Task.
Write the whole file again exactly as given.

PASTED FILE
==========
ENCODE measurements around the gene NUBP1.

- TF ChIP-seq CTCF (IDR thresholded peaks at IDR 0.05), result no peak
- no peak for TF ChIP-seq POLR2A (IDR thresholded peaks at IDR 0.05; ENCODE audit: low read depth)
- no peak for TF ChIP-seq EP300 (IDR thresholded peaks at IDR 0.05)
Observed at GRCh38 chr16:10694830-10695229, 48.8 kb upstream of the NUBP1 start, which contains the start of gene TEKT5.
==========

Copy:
ENCODE measurements around the gene NUBP1.

- TF ChIP-seq CTCF (IDR thresholded peaks at IDR 0.05), result no peak
- no peak for TF ChIP-seq POLR2A (IDR thresholded peaks at IDR 0.05; ENCODE audit: low read depth)
- no peak for TF ChIP-seq EP300 (IDR thresholded peaks at IDR 0.05)
Observed at GRCh38 chr16:10694830-10695229, 48.8 kb upstream of the NUBP1 start, which contains the start of gene TEKT5.